Sunday’s Space Out will be playing her 1972 album Journey to Satchidananda, which is heavily influenced by her Hindu faith. On the album is the infamous Pharaoh Sanders on saxophone and percussion. This seminal piece of music showcases the start of her journey into spiritualism and Indian religion. Following Journey to Satchidananda is the first half of the 1987 piece Divine Songs, which was only available at her Los Angeles ashram on cassette until it was eventually bootlegged onto vinyl. This is meant to be a bookend to her career as a solo artist and is another deeply personal and spiritual album.
Alice Coltrane & Pharoah Sanders
Alice Coltrane - Divine Song
Personally the biggest impact Space Out had on me was the introduction of Steve Reich at the first OnStage session. Reich is an American composer who pioneered minimal music starting in the 1960's. Although I’m a fan of multiple music genres, for whatever reason I just never got into classical or composition based music. However, Steve Reich -- who introduced using tape loops and creating phasing patterns on his compositions -- really sparked my interest in learning more about minimal composers from the past half-century.
Reich has worked with the likes of Philip Glass and other minimalist musicians such as Terry Riley, but in terms of changing the landscape of composed music there are few that could trump Reich’s impact. You can find more about his early experiences and philosophy in the book Writing About Music from 1974. The Space Out listening session back in January featured the piece “Octet • Music For A Large Ensemble • Violin Phase”, which is an intense journey to say the least. From the 1980's on Reich has experimented with many forms of music including exploring the roots of Judaism, Christianity, and Islam, and he still performs his many styles today.
Steve Reich – "Music for a Large Ensembe: 2/2"
Cluster & Eno
Another personal favorite was the May 2014 edition of Space Out labeled "Krauts", which featured the album Cluster & Eno. This album was a collaborative piece from eccentric German musicians Cluster and English ambient musician Brian Eno. Cluster, who were famous for their avante garde style from madmen Moebius and Roedelius, played well off Brian Eno’s more structured style. The album also featured guest musicians Holger Czukay from Can, Conny Plank on the soundboard, and Asmus Tietchens on synth.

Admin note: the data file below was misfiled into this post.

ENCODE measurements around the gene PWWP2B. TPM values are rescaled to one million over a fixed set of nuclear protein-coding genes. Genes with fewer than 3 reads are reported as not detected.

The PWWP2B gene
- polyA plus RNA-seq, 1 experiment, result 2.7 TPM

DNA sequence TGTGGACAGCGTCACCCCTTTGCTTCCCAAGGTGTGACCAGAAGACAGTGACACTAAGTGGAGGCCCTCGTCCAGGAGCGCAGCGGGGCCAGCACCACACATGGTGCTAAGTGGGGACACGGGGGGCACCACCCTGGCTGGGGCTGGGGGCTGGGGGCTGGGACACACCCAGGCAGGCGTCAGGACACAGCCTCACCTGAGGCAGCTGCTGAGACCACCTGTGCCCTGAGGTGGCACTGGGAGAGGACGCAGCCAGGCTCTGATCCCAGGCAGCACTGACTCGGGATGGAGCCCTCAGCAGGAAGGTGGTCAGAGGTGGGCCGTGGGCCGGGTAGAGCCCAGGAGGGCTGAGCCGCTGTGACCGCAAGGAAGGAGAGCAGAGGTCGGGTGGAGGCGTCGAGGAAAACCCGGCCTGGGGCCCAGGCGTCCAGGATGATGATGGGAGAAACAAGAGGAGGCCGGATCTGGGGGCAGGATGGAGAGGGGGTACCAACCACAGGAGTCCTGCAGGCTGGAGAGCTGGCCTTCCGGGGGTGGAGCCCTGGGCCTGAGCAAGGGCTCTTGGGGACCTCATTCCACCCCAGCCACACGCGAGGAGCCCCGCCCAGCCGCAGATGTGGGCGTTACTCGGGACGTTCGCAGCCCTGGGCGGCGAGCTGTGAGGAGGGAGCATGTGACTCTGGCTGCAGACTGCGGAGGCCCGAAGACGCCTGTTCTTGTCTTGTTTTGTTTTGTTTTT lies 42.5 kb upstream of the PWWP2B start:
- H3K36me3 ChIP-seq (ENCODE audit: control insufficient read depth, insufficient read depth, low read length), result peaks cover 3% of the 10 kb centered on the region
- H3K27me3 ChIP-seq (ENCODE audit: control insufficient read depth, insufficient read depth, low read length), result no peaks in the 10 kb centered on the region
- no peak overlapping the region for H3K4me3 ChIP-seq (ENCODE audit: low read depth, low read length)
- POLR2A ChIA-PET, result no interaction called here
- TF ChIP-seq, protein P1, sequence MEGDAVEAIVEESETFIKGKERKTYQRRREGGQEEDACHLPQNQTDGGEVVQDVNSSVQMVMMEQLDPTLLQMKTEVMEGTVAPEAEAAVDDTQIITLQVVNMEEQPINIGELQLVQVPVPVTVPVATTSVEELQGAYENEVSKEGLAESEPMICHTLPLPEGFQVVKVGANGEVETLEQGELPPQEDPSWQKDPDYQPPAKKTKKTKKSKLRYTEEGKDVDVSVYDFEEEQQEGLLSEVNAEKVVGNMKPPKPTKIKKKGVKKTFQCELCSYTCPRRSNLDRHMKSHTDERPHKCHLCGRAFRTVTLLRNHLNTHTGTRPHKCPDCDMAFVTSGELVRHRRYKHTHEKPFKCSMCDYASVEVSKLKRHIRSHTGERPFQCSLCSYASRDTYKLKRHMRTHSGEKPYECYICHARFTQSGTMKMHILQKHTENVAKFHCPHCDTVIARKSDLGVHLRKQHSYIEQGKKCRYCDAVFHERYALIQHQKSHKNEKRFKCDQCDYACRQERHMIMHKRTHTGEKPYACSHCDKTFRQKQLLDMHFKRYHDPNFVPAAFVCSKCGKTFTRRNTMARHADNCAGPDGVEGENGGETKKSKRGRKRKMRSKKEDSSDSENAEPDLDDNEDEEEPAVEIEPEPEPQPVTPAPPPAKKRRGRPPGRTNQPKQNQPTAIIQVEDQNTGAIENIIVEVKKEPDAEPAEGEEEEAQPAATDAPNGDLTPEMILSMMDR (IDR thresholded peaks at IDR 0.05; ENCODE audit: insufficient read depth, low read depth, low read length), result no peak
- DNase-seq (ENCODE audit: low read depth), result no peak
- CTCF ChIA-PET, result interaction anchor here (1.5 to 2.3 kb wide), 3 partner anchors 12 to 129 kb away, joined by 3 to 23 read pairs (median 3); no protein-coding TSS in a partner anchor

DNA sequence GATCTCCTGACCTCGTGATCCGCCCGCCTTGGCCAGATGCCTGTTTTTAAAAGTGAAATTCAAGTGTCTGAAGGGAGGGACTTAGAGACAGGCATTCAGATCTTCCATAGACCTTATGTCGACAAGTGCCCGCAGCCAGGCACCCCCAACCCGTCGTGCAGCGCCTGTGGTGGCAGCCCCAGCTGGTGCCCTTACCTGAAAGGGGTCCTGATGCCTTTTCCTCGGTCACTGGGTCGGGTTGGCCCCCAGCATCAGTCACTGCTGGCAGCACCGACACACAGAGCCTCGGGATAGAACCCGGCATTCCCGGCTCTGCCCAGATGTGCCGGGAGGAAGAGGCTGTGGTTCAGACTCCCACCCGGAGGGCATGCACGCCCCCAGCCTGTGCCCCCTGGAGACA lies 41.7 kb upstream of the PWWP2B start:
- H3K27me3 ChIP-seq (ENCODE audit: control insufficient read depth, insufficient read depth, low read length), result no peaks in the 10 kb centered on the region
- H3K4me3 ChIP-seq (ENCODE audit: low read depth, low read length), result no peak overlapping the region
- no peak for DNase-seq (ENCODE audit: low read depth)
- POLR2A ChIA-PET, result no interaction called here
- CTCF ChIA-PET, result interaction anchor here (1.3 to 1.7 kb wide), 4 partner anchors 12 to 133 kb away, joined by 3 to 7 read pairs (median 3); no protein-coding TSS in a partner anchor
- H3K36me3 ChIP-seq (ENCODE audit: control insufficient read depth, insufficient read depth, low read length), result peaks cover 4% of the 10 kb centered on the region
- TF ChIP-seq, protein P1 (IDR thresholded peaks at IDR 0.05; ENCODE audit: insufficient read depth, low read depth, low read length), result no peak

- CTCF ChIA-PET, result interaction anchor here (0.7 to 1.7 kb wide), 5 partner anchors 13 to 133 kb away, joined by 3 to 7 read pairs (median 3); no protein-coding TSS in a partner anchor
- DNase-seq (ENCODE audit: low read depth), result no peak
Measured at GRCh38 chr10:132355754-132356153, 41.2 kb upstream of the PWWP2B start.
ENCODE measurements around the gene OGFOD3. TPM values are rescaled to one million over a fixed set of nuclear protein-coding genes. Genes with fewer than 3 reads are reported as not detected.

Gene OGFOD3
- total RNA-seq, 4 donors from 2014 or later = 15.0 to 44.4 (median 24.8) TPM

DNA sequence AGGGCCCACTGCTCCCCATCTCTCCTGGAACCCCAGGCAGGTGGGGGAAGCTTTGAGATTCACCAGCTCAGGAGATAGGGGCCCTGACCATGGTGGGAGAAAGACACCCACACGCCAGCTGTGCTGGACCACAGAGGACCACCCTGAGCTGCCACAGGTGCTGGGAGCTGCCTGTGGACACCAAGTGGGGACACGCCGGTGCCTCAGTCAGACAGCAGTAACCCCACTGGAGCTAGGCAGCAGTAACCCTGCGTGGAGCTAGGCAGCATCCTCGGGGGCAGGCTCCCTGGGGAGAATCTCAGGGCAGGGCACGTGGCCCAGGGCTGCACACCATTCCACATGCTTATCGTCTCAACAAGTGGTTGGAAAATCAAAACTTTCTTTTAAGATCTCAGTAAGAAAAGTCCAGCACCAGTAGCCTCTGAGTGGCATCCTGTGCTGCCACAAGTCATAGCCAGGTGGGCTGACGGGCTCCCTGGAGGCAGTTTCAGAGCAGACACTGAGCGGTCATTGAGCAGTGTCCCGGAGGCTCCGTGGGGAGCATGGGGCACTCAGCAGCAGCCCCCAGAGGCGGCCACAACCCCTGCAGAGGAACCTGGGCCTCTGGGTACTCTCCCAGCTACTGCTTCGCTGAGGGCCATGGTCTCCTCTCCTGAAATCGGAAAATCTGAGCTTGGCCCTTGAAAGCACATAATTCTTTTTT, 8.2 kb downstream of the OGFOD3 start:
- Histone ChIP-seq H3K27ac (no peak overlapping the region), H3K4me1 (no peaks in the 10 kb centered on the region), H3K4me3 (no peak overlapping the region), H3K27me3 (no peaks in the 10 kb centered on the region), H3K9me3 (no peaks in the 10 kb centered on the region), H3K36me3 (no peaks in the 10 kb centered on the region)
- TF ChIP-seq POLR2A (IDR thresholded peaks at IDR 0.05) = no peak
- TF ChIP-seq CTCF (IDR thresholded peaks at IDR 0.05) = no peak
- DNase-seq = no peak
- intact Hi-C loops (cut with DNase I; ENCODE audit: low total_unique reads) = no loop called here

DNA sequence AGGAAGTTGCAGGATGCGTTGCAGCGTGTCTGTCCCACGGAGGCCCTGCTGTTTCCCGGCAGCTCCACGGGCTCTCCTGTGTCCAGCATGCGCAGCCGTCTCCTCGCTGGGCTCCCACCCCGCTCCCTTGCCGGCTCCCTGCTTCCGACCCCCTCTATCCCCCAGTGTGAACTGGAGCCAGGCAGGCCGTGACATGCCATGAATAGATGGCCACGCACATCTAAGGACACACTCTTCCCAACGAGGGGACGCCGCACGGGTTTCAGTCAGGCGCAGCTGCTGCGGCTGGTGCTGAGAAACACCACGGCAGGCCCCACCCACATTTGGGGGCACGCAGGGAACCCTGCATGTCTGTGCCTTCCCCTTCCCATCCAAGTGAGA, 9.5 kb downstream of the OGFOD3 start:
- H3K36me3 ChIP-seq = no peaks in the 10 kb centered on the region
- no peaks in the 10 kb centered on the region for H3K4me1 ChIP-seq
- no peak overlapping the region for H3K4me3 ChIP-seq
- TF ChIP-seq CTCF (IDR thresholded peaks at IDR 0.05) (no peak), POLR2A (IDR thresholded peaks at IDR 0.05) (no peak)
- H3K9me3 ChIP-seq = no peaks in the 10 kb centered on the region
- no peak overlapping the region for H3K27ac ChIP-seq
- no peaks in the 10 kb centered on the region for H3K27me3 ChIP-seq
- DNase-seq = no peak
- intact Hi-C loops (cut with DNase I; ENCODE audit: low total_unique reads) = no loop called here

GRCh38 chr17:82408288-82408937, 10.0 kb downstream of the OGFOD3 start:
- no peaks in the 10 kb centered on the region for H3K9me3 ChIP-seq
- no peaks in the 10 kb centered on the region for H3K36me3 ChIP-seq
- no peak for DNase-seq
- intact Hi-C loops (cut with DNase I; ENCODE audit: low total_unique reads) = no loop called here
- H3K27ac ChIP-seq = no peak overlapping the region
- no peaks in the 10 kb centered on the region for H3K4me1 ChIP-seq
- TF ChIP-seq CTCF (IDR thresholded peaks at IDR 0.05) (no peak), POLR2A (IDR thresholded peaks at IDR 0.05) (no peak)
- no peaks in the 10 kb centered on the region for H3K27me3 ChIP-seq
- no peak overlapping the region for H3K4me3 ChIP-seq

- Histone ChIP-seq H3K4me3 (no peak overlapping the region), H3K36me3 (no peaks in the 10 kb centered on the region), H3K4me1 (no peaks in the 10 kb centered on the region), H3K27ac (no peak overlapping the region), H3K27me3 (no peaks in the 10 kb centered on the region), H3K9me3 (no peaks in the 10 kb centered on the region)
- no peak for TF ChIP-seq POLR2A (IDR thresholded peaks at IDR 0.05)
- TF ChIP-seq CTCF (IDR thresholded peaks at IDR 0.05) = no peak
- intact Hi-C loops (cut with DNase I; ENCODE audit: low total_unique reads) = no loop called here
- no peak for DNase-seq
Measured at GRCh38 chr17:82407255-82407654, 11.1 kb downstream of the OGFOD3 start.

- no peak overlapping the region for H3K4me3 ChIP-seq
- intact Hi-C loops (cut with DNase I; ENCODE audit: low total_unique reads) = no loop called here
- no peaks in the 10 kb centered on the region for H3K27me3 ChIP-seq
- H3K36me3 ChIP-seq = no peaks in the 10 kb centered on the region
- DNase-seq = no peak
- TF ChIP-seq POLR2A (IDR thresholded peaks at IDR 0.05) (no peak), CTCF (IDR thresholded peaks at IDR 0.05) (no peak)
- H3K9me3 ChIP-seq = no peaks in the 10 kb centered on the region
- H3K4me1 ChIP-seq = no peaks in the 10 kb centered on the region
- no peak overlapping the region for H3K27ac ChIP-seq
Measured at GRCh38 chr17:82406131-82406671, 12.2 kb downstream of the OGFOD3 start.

While Cluster proved to be an on–again–off–again project Brian Eno has been producing music nonstop for the past 40+ years. This collaboration was an important piece for introducing many of us outside Europe of the vast catalog of German experimental music.
Cluster & Eno
Not to be pigeonholed with only playing experimental music from over 30 years ago, Space Out recently featured a favorite of mine from Aphex Twin titled Selected Ambient Works Volume 2. Richard David James is the electronic producer known as Aphex Twin and has been one of the most prolific contemporary electronic artists to date, producing everything from acid techno and IDM to various forms of ambient music.
Selected Ambient Works Volume II was released in 1994 as a follow up to the album Selected Ambient Works 85-92. Widely popular across Europe and America, this album brought together music fans that would never be caught dead in the same room together. This album was produced with the mindset of telling a complete story through minimal compositions of percussion and synth work. With a whopping 25 tracks, this bad boy is good for putting dreams in your head every night you lay lay down.
Aphex Twin – Selected Ambient Works Volume II
It should be noted this Sunday’s Space Out will be selling a high quality version of the poster minus the date / location printed on a rare Epson printer. The poster was custom designed by Italian artist Ailadi and created with inspiration from the album. This is only available if you are on the mailing list, which you can sign up for at firstname.lastname@example.org
For upcoming Space Out sessions you can expect Monoton, Pink Floyd, Laraaji, Gaussian Curve, and a special selection from Gareth Williams who will be picking a sound track piece.
Now I’m going to leave you with a preview of the May 2015 edition of Space Out, which features Gigi Masin.
Gigi Masin – "Talk to The Sea"